Dualtron Victor Electric Scooter

This is the Mini Motors Dualtron Victor, an all-new design from the company that invented the dual motor electric scooter. It’s also got two features that no other dualtrons have, one of which makes it the best handling Dualtron ever. In this review, we’re going to show you how Mini Motors squeezed best-of-brand handling and eyewatering top speed into a super fun and surprisingly portable scooter. Plus reveal the engineering trick that gives Victor the longest range of any scooter under 75 pounds.

It’s the first Dual Tron to use ten-by-three-inch tires, and the brand they’ve chosen is one of the very best you can get. The Alaskan Eric suspension has just the right stiffness for riders from 150 lbs to 200 Ibs, but if you weigh more or less than that, they’re also easy to change. The short wheelbase, wide deck, and improved steering angle make cornering effortless.

The Victor is also surprisingly fast in a straight line. With an ESG-certified top speed of 45.5 mph, it’s the fastest light heavyweight scooter we’ve ever tested. While riding this fast on a scooter is not something we recommend, it’s still fun knowing you could if you wanted to. With this much speed available, it can outrun almost every scooter on the road, so it’s comforting to know that it also outbreaks 88% of the world’s best scooters.

The regen brakes feel a little abrupt even when turned all the way down, so I prefer turning them off entirely. Regardless of whether regen is on or off, though, the braking performance is still outstanding.


Summary of Dualtron Victor


For a scooter this fast, the throttle is surprisingly smooth. We set initial acceleration for maximum performance during testing, but for just riding around, I back it off a notch. And Chuck preferred the default setting. I don’t usually think of range as being part of a scooter’s fun factor, but getting to cut loose for literally an hour or two before range anxiety kicks in definitely adds to the fun.

The Victor crushes range anxiety with a stratospheric 39 miles of real-world range. No dual-motor scooter we’ve ever tested goes further at this point. What’s the secret? The Victor is the first Dualtron to use LG’s 2700 battery cells, which are physically larger but also pack in 20% more energy density than cells used in almost every other scooter. So they’ve got more energy per se, but more importantly, more energy per pound.

The only Scooter that covers more miles than this and weighs less is the single Motor Emove Cruiser, which uses the very same LG cells. As happy as I was with the range, I wasn’t thrilled with the way the range test ended. For the last mile, the Scooter would cut out abruptly any time I applied more than 30% throttle, but unless you’re squeezing the very last mile out of the battery, you won’t ever encounter this behavior.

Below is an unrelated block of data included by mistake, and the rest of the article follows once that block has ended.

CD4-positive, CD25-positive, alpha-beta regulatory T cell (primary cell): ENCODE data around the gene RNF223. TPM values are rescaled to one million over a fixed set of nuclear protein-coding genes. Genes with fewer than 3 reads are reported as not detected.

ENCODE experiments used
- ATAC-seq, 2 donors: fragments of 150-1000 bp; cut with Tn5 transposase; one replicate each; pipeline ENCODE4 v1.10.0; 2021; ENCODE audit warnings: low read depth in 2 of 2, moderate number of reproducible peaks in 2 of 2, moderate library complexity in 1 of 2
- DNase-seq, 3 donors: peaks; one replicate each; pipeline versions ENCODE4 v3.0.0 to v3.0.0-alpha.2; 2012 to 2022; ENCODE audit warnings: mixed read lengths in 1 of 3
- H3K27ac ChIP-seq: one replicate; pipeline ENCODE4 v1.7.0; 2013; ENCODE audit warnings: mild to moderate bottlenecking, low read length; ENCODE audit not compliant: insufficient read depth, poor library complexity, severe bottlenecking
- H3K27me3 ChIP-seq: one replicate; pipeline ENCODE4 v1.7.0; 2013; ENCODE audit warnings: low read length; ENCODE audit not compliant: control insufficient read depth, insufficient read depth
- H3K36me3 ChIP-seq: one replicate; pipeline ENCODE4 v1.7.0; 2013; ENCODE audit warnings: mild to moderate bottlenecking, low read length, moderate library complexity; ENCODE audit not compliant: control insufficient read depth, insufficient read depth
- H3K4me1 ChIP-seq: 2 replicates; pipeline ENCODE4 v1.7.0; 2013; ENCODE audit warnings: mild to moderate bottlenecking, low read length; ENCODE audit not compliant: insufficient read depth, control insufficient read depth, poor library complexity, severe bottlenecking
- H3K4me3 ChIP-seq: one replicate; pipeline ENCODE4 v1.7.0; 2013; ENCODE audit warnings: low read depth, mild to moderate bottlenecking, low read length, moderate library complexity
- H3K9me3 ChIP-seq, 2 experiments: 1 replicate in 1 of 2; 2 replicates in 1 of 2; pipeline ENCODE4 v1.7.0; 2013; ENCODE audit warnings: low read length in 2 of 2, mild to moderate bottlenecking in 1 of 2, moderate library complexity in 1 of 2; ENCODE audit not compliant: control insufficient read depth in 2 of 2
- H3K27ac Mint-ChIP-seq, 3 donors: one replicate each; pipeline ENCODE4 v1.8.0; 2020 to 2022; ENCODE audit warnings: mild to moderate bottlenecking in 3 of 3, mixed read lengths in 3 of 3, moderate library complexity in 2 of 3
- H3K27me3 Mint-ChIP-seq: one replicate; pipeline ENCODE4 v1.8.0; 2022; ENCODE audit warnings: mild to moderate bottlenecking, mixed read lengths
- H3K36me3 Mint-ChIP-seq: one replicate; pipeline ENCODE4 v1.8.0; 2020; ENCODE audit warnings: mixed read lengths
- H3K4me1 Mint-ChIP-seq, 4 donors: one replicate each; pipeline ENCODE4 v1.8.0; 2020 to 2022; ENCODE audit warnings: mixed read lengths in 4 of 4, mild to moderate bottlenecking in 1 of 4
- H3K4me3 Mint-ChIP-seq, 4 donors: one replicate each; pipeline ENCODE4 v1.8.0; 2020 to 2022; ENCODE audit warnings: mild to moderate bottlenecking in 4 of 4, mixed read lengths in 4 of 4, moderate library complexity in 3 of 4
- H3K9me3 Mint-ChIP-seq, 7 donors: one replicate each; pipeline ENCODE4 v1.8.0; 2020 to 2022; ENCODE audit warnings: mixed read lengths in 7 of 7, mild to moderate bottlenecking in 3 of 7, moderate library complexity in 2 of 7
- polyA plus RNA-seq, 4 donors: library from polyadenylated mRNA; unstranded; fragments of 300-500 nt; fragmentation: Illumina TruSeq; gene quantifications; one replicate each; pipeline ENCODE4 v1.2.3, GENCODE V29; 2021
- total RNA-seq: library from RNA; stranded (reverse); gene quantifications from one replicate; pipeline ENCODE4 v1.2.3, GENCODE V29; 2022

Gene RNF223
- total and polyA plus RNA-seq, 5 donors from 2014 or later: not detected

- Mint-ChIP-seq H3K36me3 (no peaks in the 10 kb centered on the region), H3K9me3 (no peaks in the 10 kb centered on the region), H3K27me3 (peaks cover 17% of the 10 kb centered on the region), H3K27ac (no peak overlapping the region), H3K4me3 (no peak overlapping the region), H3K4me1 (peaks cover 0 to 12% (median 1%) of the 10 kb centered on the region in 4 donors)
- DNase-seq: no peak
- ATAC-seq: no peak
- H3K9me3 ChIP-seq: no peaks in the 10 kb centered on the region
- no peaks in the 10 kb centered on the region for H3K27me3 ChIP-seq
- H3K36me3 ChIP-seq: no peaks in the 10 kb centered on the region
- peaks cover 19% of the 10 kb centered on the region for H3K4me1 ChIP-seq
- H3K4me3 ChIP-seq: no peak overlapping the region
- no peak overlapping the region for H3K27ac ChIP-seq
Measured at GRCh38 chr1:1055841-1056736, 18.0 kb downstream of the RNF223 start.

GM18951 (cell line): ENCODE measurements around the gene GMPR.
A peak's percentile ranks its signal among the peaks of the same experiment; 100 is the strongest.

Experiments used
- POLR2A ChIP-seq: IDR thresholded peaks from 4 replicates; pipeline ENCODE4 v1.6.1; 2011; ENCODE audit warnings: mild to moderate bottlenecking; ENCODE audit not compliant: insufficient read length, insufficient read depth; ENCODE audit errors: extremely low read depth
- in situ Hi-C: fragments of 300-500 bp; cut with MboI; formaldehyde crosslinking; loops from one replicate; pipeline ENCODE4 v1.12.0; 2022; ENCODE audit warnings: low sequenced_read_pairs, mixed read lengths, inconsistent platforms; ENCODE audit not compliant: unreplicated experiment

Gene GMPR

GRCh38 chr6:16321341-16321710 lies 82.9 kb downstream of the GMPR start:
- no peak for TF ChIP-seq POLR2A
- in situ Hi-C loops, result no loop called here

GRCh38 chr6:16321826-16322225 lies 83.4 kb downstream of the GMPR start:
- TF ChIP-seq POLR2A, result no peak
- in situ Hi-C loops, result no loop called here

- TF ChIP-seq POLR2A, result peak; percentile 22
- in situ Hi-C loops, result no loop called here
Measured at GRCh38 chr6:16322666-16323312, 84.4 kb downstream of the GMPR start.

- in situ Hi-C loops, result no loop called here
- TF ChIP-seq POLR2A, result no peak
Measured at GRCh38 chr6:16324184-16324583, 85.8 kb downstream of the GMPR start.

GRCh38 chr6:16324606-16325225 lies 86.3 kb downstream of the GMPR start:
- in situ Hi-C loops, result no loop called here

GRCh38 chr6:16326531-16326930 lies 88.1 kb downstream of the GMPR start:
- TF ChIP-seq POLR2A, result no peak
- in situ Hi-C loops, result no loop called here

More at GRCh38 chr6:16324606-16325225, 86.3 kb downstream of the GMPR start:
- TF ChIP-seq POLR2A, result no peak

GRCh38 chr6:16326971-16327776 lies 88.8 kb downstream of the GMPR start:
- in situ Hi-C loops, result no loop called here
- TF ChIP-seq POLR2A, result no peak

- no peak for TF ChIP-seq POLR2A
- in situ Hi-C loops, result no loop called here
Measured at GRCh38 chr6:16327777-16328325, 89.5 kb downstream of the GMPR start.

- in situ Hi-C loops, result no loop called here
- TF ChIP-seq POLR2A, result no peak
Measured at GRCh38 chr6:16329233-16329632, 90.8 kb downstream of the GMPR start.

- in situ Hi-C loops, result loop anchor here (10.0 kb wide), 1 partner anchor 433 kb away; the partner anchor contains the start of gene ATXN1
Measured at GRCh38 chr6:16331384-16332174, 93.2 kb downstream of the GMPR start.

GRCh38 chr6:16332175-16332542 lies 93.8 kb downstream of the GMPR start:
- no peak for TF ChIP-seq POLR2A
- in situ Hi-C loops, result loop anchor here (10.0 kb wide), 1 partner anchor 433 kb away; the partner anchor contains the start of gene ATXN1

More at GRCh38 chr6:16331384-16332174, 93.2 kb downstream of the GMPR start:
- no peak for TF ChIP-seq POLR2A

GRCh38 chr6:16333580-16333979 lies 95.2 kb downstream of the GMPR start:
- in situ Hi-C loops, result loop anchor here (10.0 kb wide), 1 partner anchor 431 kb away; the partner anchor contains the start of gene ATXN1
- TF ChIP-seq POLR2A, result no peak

After riding for 2 hours straight, it made sense why a bar riser kit is a popular upgrade for the Victor as it comes out of the box. The short 38-inch high handlebars add to Victor’s sporty feel, but a more conventional 40-inch height would be more comfortable for longer rides. At 20 inches long, the deck is also on the short side but feels even shorter because the handlebars protrude into the deck space by two inches.

Adding an aftermarket foot rest would definitely help. A throttle adapter bracket could also help out with hand comfort. The zoom brakes and EY three throttle work great, but make your fingers do a 72-degree split even when set as close together as can be.


Dual Tron scooters are famous for build quality, and for the most part, that reputation is well earned. But no scooter is perfect. All four dual Tron scooters we’ve tested have the same annoying but easily remedied stem squeak. The dual-motor and turbo buttons also don’t indicate which mode you’re using. The most surprising omission, though, is the lack of an IP rating.

The lack of a bell or horn is a close second. Overall build quality is still outstanding, though, and no matter what angle you view it from, the Victor is just plain gorgeous. And that’s even before you turn on the remote-controlled lights. The Victor’s headlights are low mounted and not particularly bright, but it’s easy to add an aftermarket light for night riding. One of the features we love about newer dualtrons is the split rims, which can be separated from the motor to make tire changes easier.

You’ll need to remove the hidden fender fasteners from one of the swingarms with a short-headed Allen wrench, and if you don’t have one, you can make one. Once they’re out of the way, the swingarm comes off easily, followed by the rims and tire. If you can’t make a shortened Allen wrench, you’ll need to loosen the rear wheel on both sides to get to the fender bolts. Victor’s light heavyweight performance comes in a surprisingly compact package. In fact, it’s only 1.8 inches longer than the Xiaomi M 365 Pro and nearly five inches shorter than the Vsett 10+, so it definitely passes the trunk test.


The way it folds and unfolds is also a big step forward from previous generation dualtrons. The handlebars are easy to unfold, and the stem clamp pushes itself into place automatically when the stem is straightened. When the scooter isn’t folded, it can be a challenge to lift, because there really isn’t a comfortable hand hold at the rear of the scooter. But there is an optional grab handle that solves this problem.

Now that we’ve fully tested the dualtron, Victor, it’s clear why it caused so much buzz. It’s got dualtron, build quality, best in class, top speed, best in class handling, and outstanding range. And it fits in the trunk. But most importantly, it’s just really fun to ride.

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